The U.S. economy isn’t just affecting every corner of our own country, from our entire financial system, our jobs and our exchange traded funds (ETFs), but other areas of the world are hurting, too.
The European Commission has demanded that the United States take responsibility for its crisis and its failure to pass a $700 billion bailout, report Adam Sage, Rory Watson and Richard Owen for the Times Online. A spokesman said that the global economic crisis originated in the United States and that it’s our responsibility to get the ball rolling and fix it.
The commission is going to draft pan-European legislation to increase capital requirements for banks.
New numbers suggest that Europe could be in for a recession soon, leading to a sell-off that has sent the euro lower, reports Carter Dougherty for the New York Times. A number of the continent’s countries are pulling together money to rescue their own banks, and some banks themselves have been gathering money to rescue other entities, such as a commercial property lender in Germany.
Asia gained today and opened the fourth quarter on a high note, rallying a day after sharp losses. Banking shares led the way, but investors stayed cautious, reports Chris Oliver for MarketWatch. Markets in Australia and New Zealand were the strongest. Taiwan delivered modest gains, and Tokyo’s Nikkei 225 ended on a mostly high note. South Korea’s benchmark ended in negative territory.
- iShares S&P Europe 350 Index (IEV), down 28.5% year-to-date
- iShares MSCI EAFE Index (EFA), down 28.4% year-to-date
The euro is coming down off its high against the U.S. dollar and Japanese yen, after speculation on government banks intervening throughout Europe, causing exchange traded funds(ETFs) to move.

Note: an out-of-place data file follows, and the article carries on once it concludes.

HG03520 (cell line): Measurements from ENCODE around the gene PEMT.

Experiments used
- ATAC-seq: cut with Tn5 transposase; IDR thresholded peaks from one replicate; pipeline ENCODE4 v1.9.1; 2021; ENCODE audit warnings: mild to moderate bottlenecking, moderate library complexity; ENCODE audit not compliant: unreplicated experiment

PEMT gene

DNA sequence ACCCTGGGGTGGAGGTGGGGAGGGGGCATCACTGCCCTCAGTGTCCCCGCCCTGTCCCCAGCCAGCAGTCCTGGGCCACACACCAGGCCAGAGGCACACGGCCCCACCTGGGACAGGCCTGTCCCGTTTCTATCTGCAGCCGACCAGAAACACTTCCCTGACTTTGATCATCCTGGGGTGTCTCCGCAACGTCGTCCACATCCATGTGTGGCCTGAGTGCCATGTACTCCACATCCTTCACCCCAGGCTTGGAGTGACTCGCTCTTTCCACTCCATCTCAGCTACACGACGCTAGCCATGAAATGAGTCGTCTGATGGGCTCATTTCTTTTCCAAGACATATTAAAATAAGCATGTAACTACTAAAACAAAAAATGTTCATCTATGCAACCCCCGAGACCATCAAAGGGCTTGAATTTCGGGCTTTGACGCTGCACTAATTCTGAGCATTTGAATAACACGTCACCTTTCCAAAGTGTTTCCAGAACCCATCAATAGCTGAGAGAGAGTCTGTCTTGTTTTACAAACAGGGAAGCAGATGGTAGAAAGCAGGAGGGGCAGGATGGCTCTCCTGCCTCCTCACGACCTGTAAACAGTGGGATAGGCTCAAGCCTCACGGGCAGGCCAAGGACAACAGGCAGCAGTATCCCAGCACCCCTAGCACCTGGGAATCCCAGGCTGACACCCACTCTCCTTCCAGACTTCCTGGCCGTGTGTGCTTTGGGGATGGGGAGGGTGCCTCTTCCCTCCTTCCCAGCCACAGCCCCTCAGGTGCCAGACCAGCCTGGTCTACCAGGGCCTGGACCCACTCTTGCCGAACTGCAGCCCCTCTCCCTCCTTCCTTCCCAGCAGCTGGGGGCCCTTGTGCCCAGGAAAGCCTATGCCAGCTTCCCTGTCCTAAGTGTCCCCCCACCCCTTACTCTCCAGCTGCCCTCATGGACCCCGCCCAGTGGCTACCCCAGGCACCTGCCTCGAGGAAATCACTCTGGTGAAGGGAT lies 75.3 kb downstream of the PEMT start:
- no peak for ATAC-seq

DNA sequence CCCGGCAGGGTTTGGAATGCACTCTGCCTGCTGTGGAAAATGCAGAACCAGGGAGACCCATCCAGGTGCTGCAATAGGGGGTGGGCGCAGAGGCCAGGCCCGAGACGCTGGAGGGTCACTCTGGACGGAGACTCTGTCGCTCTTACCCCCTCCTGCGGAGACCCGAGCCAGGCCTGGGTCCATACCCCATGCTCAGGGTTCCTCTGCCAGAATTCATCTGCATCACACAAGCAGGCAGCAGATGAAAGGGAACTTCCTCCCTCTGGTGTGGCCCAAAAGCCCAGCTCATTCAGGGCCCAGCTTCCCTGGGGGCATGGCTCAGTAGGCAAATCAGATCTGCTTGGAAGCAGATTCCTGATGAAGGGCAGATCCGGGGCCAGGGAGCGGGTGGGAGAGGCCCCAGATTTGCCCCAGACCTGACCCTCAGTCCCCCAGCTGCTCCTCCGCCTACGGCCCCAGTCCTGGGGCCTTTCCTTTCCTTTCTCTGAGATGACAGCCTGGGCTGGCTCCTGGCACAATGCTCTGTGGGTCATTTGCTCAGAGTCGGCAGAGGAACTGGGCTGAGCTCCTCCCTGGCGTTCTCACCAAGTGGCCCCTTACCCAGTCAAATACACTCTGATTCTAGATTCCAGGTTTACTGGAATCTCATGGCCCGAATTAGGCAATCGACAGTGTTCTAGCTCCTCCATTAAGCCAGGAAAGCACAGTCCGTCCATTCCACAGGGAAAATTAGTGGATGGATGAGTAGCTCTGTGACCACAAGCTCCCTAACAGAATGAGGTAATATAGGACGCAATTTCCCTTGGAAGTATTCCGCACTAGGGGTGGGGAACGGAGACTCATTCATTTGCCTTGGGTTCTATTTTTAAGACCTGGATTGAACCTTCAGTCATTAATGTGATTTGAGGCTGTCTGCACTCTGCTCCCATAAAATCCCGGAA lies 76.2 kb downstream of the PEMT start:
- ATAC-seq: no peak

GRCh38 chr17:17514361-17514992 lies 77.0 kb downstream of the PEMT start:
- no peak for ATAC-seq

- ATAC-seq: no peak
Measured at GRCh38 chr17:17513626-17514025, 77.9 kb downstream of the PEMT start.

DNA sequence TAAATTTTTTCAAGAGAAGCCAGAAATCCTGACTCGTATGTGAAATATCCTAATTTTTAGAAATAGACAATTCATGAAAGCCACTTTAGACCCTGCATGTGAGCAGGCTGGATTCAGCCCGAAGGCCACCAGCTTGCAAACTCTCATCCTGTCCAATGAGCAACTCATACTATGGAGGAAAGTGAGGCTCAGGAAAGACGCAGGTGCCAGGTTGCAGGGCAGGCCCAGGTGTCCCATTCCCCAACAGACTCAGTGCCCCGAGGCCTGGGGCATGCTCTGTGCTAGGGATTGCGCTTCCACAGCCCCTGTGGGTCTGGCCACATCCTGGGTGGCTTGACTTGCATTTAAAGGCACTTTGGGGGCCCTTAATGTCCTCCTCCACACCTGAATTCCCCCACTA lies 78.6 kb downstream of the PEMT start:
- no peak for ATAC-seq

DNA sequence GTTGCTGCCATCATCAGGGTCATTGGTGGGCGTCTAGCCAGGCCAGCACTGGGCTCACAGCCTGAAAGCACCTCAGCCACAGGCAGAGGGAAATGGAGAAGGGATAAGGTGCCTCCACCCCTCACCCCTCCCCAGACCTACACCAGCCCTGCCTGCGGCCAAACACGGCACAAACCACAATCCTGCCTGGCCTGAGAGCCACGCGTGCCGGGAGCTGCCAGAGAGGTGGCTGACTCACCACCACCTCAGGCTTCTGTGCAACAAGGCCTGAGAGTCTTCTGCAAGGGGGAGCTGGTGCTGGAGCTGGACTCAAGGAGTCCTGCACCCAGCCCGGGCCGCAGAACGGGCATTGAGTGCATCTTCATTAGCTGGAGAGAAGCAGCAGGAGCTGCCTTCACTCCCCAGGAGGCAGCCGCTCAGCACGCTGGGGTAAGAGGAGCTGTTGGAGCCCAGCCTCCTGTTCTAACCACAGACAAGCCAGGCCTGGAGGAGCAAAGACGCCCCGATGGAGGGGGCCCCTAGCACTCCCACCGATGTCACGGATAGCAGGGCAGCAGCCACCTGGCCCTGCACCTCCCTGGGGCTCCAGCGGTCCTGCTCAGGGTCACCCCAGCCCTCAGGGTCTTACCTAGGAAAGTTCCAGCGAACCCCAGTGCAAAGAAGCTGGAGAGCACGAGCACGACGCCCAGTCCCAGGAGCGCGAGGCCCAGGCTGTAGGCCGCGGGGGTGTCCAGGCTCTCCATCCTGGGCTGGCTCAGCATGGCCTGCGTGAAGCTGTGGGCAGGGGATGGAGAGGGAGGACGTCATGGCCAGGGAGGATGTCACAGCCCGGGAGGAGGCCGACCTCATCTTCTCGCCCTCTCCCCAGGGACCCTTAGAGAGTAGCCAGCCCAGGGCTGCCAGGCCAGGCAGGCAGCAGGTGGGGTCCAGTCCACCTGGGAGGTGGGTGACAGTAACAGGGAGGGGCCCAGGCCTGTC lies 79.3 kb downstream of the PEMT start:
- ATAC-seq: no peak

The euro traded at a near-two-week low against the dollar after France and Belgium were experiencing a state-backed rescue of Dexia SA. European Central Bank President Jean-Claude Trichet declared a pan-European solution to the financial crisis wasn’t likely, reports Stanley White and Daniel Kruger for Bloomberg.
Meanwhile, the U.S. dollar rallied from its biggest decline against the yen in one week after the speculation of the U.S. senate will salvage a $700 billion bank-bailout plan as early as today after the House rejected it on Sept. 29. The European Union will not propose a bail out plan because Europe is not a federation with a federal budget.
The U.S. dollar is in demand from the global U.S.-dollar based system. ETFs reflecting this shift:
- PowerShares DB US Dollar Index Bullish (UUP), up 3.1% year-to-date
- CurrencyShares Euro Trust (FXE), down 1.2% year-to-date
The opinions and forecasts expressed herein are solely those of Tom Lydon, and may not actually come to pass. Mr. Lydon serves as an independent trustee of certain mutual funds and ETFs that are managed by Guggenheim Investments; however, any opinions or forecasts expressed herein are solely those of Mr. Lydon and not those of Guggenheim Funds, Guggenheim Investments, Guggenheim Specialized Products, LLC or any of their affiliates. Information on this site should not be used or construed as an offer to sell, a solicitation of an offer to buy, or a recommendation for any product.